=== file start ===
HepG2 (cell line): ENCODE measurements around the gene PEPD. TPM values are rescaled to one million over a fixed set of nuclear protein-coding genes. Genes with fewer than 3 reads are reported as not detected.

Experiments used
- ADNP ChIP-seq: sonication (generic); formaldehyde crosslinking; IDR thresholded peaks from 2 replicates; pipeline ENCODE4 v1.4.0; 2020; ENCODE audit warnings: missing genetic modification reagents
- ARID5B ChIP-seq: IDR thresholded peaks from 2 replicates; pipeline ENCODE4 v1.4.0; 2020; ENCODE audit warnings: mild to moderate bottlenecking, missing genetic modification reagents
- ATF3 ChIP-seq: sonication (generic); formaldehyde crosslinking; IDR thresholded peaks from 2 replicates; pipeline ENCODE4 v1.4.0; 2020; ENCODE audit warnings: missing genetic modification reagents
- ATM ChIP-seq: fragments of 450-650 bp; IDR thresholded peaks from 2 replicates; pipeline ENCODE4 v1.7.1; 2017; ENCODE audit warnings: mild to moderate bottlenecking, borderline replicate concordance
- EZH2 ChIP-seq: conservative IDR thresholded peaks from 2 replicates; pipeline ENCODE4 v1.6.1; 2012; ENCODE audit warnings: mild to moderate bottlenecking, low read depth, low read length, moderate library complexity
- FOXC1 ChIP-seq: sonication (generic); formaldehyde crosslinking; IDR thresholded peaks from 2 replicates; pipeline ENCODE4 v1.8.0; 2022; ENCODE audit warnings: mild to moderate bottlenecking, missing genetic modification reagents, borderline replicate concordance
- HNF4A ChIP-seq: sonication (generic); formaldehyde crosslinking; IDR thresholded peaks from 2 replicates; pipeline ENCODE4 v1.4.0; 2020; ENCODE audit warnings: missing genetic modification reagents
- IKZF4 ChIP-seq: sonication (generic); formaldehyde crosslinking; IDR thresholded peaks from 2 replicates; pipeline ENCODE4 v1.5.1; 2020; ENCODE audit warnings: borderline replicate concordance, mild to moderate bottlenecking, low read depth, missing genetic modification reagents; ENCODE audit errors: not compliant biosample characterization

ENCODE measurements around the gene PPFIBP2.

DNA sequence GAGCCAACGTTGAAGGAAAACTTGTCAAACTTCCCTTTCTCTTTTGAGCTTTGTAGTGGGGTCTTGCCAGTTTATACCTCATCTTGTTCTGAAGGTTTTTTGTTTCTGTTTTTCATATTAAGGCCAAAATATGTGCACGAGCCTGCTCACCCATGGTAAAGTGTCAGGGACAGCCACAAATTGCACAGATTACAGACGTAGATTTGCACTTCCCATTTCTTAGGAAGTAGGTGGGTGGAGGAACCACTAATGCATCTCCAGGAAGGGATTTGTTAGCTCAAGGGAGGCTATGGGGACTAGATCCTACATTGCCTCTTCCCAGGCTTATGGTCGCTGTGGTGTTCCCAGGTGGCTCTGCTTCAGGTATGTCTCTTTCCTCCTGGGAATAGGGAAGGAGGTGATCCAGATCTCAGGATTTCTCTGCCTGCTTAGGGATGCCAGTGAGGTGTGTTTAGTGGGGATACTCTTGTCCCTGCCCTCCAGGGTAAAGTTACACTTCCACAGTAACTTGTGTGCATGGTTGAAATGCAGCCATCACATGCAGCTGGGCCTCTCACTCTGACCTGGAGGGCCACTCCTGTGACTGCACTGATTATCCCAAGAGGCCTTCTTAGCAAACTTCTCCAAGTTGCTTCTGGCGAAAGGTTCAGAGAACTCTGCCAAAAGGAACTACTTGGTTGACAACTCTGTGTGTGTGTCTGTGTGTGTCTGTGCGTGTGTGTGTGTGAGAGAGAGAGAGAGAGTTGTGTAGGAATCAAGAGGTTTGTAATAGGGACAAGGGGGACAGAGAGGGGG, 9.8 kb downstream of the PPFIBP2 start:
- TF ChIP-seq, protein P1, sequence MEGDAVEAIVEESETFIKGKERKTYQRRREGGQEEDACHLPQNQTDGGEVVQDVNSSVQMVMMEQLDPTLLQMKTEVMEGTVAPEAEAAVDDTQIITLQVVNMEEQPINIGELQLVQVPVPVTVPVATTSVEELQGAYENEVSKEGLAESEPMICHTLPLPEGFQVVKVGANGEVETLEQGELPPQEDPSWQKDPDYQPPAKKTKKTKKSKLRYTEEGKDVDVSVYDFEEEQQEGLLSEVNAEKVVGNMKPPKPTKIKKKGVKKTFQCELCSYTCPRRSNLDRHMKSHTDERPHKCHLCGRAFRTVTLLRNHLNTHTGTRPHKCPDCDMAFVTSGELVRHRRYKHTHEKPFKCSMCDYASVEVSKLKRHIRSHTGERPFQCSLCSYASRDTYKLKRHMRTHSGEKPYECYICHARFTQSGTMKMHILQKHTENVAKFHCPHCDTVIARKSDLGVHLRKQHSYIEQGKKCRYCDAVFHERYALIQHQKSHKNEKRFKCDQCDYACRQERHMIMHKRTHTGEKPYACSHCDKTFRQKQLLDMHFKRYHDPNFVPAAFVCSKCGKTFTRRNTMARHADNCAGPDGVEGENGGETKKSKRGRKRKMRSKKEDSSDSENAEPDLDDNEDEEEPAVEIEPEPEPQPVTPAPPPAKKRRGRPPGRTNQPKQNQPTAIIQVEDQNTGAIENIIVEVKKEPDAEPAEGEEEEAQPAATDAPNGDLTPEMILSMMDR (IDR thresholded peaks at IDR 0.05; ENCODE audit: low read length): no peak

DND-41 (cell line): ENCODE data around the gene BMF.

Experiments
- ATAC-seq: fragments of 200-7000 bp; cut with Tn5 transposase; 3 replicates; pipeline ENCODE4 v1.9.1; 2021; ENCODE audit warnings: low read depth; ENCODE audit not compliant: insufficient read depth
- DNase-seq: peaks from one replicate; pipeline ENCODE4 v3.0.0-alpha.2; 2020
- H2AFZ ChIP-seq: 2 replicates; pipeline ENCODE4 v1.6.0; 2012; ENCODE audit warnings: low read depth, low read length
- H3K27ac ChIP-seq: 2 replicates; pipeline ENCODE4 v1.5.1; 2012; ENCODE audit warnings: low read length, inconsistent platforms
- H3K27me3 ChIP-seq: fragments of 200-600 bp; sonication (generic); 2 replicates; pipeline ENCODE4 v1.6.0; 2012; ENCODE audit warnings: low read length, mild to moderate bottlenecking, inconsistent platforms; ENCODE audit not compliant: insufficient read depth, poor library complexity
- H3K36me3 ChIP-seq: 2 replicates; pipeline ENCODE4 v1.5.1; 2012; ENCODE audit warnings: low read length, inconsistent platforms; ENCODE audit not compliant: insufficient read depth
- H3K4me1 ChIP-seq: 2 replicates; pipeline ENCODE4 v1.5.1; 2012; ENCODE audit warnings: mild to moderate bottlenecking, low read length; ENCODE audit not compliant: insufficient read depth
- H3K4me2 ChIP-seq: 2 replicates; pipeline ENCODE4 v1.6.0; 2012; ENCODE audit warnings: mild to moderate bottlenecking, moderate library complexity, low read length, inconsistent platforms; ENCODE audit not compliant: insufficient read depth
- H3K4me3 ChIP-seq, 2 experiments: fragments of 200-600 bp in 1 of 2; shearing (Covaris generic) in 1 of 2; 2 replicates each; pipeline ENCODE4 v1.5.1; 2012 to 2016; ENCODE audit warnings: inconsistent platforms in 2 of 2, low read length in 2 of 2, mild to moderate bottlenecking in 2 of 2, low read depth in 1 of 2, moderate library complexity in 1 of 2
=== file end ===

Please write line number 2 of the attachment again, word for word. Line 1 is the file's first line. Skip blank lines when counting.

Experiments used